Kevin Brennan Writes About What It's Like
Mark Twain had a good chuckle at my expense.
I was seeing this girl who was a little older than me, and things had moved fast with her. I liked her because she was a budding photographer who carried a Nikon SLR around with her, frequently stopping to take pictures. She twisted the focus ring underhanded, the way you’ll see the pros do it. I thought that was pretty cool.
But she was also highly transgressive. She’d purposely say provocative things as people were passing by us, shocking sexual things meant to make them turn and look, give her mean eyes. She got off on that kind of stuff.
She was also a crack shoplifter. I remember once we were in a shop that sold pins, like lapel pins with funny things on them. I think I still have one I bought there, with Elvis Costello on it.
Oh, yeah. Here it is. ———–☞
She asked the clerk to show her one with the guy from Eraserhead — you know the guy — so he took it down and let her handle it. When he wasn’t looking she pocketed it, then asked him to show her a couple of others, gave them back, asked for more, kept him busy and a little rattled. Then she asked to see the Eraserhead one again. He concluded that he must have misplaced it. Sorry. It’ll turn up. I paid for my Costello button and we left.
We were always getting back in the car, and she’d reveal what she’d just lifted from the store we were in. It was driving me nuts.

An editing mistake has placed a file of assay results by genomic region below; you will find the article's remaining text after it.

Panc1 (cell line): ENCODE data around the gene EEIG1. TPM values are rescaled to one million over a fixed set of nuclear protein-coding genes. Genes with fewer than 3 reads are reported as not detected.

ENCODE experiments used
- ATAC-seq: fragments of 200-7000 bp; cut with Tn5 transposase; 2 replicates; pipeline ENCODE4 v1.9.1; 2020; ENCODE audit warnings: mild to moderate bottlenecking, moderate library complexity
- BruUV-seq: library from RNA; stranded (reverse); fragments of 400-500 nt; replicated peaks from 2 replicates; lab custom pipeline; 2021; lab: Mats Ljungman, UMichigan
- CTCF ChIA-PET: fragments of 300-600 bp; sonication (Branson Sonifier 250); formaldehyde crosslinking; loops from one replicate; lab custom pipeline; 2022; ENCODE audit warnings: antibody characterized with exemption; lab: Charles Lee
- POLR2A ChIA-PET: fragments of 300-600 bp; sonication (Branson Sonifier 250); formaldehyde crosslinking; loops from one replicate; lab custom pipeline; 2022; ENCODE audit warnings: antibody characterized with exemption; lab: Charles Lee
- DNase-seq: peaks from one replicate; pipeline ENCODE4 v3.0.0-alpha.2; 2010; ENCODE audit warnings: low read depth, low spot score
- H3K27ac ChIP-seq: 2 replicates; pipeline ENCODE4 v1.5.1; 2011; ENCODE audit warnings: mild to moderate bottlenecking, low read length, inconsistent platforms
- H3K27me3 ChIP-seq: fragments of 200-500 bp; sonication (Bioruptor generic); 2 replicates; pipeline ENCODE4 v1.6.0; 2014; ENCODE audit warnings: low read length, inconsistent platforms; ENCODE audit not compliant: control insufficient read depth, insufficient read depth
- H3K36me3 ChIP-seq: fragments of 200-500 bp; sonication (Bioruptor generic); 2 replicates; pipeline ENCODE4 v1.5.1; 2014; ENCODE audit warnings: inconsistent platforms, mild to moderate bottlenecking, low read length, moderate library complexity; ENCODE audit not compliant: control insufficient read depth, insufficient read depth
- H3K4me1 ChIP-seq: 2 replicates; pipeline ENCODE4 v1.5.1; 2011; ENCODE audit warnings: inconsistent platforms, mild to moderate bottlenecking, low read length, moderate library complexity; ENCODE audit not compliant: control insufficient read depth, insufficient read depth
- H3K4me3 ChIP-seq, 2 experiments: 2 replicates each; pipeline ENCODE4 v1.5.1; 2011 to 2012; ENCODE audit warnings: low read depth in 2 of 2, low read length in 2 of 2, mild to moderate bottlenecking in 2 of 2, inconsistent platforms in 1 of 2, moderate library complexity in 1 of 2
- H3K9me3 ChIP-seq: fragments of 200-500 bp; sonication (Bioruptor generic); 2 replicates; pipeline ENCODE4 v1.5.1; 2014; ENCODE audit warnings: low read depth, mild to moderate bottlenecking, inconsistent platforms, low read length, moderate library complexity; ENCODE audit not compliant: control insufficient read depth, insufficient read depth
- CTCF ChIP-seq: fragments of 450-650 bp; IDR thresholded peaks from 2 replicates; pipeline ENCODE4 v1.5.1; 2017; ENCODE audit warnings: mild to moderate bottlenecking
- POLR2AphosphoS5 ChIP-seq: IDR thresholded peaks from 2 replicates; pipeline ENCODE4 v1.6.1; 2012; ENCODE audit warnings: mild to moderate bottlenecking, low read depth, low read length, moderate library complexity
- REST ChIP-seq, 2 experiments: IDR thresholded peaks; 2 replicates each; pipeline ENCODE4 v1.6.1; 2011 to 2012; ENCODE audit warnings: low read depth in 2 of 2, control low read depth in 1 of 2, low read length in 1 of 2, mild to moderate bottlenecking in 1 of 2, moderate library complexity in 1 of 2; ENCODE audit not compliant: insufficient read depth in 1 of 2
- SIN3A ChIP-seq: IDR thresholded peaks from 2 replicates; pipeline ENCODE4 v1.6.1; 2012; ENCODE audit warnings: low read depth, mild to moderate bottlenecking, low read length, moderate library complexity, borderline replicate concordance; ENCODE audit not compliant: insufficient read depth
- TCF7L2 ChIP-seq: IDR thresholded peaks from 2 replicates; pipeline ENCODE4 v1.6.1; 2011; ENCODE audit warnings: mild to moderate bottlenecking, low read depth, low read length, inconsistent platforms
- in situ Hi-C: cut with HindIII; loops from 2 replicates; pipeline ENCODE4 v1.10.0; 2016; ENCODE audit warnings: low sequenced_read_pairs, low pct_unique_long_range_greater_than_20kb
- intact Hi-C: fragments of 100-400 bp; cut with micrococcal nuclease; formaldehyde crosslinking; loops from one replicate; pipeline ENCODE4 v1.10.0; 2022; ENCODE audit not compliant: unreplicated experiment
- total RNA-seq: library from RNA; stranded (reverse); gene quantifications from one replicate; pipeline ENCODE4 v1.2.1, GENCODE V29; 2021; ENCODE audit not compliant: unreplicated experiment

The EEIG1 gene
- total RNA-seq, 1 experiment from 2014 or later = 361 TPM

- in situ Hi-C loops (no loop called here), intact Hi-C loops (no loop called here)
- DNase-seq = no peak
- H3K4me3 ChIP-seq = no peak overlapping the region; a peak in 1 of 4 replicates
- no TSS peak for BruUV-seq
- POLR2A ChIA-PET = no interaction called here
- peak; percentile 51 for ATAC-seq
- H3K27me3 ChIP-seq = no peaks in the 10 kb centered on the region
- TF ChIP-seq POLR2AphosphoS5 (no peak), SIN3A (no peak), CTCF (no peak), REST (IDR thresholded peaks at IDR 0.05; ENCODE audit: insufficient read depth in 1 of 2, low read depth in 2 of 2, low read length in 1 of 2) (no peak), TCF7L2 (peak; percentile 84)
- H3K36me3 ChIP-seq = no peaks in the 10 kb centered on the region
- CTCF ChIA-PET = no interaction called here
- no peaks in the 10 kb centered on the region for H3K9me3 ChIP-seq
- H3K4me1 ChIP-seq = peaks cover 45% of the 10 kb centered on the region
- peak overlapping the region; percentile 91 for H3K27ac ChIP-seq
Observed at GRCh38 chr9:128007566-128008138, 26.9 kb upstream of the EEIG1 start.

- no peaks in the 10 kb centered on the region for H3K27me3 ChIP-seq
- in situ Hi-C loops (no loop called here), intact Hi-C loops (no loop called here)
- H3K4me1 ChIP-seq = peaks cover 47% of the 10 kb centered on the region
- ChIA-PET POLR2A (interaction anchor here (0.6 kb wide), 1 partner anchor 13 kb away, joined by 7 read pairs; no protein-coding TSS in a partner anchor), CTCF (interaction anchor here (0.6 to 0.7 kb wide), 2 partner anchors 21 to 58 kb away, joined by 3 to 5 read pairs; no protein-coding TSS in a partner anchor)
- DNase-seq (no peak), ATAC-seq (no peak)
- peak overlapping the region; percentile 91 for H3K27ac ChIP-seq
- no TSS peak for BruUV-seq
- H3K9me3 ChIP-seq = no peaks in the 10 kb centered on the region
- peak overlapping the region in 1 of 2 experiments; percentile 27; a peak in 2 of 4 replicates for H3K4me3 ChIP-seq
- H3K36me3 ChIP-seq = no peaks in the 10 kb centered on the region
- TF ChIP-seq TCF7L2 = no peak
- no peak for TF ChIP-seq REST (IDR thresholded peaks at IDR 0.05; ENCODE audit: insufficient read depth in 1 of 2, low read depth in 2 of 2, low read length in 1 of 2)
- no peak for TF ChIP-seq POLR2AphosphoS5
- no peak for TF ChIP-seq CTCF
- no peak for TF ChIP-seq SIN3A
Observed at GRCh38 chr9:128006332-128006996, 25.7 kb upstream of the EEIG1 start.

We were looking for something to do one weekend, so we took a late bus up to Hannibal. Why take an evening bus? No idea. Maybe it was the only one. She wanted to make out in one of the back seats, and it got so hot and heavy I felt like people were starting to look, but I guess the kind of people who take the night bus to Hannibal were used to this kind of thing. Still, I was embarrassed and made her stop.
So we arrive in Hannibal and it’s about nine, I guess, and dark, and it turns out there are no rooms (my travel karma). We eat something at the Maid-Rite Diner, but then we have to walk across this bridge (now demolished) to Illinois in the dark and get a room at the motel over there (also now demolished). It feels dangerous crossing the Mississippi on that bridge in the dark. We’re laughing over it, or at least she is, and we run the last fifty yards to hit solid land before we get pancaked by a semi. I sit out on a grassy hillside while she goes in to get the room because she has a credit card and I don’t and we feel like if we both go in they won’t give us the room. I was channeling Benjamin Braddock big time.
That’s when, as I looked across the river at the modest lights of Hannibal, I thought of Mark Twain and what he’d make of my illicit tryst in some sleazy mothball-smelling motel room in Illinois, a twentieth-century Huck Finn about to get himself into a real fix. I could just about make out Samuel’s head and shoulders looming over the orange clouds behind his hometown, roaring with laughter at what I thought was illicit and at the idea anybody would give a care what kind of jollification this lunkhead and the shoplifting photographer might indulge in behind closed doors. He had a point.
The girl waved me over, dangling a key like it promised such earthly delights I couldn’t begin to resist, but I could swear as I trotted toward her that I heard a voice in the air offering some paternal advice. “Best keep your undress uniform on, boy,” he said, meaning my long johns, “and be ready to absquatulate at the first sign of the law.”
This is probably the best advice anybody ever gave me; it suits more scenarios than the one I was stumbling into. And because the room was scuzzier than either of us expected, we wound up sleeping in our clothes and leaving in the morning at first light.
Thanks to MT, I like to think, I broke up with that girl a couple of weeks later.
Bridge photo By Xnatedawgx – Own work, CC BY-SA 3.0.